Pooja Jauhari
Dec 28, 2020

Opinion: How to build mental strength while dealing with pressures of modern working life through challenging times?

The author lists her experience and how she built her mental strength during the pandemic

Pooja Jauhari
Pooja Jauhari
What mental health (MH) needs is unashamed conversations and absolute normalisation. That has been the biggest driver for me during this pandemic. I was open, shared my struggle and invited more to have an open dialogue around it. That was in my circle. This article gives me an opportunity to share what I have learnt and discovered with a wider group. 
 
The lockdown has been hard on me. Like it’s been on so many people. But as I worked through my struggles and my ability to channel this tension into productivity I discovered new resilience. I don’t have all the answers, what I have is a quick snippet on my experience and how I built my mental strength. A lot of the points below are things I learnt from my life coach, things I use in my everyday life. Things I fall back on, while dealing with my everyday tasks. 
 
Here goes:
 
1. This mind blowing formula I discovered called {E + R = O}. E stands for the event, R stands for your response and O stands for outcome. The logic of this formula is simple. As a person you may have very little control over the event, however your response to said event delivers the eventual outcome. If you control your response, in a way you have some control over the outcome. This has worked for me in difficult meetings, challenging situations at work and even during personal events. 
 
2. We all have an observer side and a doer side. Sometimes, especially when in the middle of mental confusion and crisis you need to recognise what you can control and what you can’t control. First observe the problem/s segregate them into – in your control and out of your control and focus on what you can control. I use this technique daily. It’s taken some mental training to just hang back when I have anxiety and try to find the root of that anxiety and solve it without setting into panic.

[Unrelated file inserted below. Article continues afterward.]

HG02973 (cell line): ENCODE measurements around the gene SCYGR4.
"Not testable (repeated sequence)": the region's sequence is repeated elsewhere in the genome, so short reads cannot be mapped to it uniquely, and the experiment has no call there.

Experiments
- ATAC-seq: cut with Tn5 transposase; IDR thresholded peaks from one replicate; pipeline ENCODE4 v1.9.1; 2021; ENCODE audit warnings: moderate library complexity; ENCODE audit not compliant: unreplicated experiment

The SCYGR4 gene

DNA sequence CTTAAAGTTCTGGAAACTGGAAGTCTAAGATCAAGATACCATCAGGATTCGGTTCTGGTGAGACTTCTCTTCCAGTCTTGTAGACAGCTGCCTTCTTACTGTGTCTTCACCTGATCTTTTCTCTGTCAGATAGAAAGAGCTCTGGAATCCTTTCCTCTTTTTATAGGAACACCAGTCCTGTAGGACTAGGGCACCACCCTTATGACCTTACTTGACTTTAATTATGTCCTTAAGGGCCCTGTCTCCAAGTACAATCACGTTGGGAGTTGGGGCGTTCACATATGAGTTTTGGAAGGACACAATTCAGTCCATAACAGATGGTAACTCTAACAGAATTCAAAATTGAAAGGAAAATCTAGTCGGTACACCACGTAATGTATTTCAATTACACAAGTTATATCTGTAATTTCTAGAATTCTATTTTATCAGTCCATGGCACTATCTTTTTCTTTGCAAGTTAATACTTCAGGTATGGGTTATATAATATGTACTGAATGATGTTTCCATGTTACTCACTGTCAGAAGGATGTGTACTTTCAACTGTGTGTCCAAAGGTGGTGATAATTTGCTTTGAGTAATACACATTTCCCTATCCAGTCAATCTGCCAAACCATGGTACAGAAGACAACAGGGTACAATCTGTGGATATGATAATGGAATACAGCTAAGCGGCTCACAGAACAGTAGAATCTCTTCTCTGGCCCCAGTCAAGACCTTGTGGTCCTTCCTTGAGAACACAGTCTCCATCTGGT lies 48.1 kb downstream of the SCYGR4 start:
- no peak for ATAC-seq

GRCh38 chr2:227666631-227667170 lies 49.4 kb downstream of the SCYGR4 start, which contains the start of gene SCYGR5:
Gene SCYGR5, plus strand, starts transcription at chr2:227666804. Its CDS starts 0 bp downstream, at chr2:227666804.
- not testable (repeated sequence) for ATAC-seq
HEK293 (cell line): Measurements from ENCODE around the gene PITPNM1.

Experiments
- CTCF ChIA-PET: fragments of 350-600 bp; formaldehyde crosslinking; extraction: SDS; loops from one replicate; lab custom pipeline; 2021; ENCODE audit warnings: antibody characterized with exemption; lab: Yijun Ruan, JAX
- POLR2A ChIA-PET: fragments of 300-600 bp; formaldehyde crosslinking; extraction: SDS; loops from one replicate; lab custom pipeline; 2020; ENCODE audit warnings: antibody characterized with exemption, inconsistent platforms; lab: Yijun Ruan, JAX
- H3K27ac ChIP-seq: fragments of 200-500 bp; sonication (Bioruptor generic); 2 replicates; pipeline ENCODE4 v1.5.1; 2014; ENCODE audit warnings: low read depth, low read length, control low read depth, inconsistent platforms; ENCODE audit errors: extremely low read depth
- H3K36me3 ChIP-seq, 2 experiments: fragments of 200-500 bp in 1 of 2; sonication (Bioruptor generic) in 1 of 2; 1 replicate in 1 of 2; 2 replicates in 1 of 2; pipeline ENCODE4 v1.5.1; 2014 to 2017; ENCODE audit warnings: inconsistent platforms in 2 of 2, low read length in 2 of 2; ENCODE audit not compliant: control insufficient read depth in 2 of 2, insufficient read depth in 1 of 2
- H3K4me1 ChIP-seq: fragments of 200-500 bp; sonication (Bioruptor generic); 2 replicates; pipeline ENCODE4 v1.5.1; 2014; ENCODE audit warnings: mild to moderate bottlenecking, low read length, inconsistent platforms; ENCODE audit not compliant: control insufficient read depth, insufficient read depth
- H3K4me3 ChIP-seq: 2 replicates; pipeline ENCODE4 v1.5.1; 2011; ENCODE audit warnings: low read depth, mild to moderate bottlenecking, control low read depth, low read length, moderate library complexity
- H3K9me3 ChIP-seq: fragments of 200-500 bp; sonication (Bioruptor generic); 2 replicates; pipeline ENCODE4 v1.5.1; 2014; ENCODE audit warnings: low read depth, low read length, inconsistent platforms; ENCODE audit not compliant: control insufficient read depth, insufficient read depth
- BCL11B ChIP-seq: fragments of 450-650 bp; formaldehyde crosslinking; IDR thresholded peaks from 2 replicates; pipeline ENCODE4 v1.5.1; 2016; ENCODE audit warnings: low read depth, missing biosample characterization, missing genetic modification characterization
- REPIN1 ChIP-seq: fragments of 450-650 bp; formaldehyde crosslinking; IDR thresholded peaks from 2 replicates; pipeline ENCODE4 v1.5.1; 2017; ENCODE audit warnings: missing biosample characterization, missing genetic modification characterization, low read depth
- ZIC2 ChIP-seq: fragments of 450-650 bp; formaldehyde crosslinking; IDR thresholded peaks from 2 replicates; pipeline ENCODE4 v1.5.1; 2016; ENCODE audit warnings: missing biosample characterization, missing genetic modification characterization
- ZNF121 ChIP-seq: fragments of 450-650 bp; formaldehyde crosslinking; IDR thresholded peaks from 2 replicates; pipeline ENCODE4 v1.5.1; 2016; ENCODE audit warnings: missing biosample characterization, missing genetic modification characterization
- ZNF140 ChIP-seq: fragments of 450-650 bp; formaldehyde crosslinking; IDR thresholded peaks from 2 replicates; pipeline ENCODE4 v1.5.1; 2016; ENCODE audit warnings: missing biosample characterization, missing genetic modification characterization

3. Identify your ANT – Automatic Negative Thought. What this means is identify your triggers and learn to recognise what can trigger you so you have better control. It could be a person, a piece of content, a topic, a place or a combination of all. Train you mind to recognise triggers so you can better control your response and hence the outcome {E+R=O}.
 
4. Can you see your blindspots? i.e your weaknesses. If yes that’s great. If not, make an honest list. Acknowledging that you are not super human and have things you need help doing makes you more willing to work with others. Share your load and pick up some from others. Again a great way to start a conversation with people (colleagues/partners/friends even parents) about your skills and weakness. But this cannot be a one way street. If you ask for help, you must offer some in return as well. Acknowledging your blind spots makes you approachable and authentic. Offering help in return makes you a team player and a better partner. 
 
5. Lastly, I speak from experience when I say. You can build your mental strength like you build your muscle strength. A bit by bit train your mind to get stronger so you don’t give up long term ambitions to avoid short term easily solvable problems. This can be applied to almost everything that irritates you on a daily basis. 
 
I’d wrap this up using a quote I have used many times before. “All storms in life are not set to destroy you. Some actually clear your way”. This journey has made me recognise what kind of person, daughter, partner, mother, leader, citizen and human I want to be. I say this because mental health is not a destination. It’s a journey. It’s how you drive not where you are going.
 
(The author is CEO, The Glitch)
 
Source:
Campaign India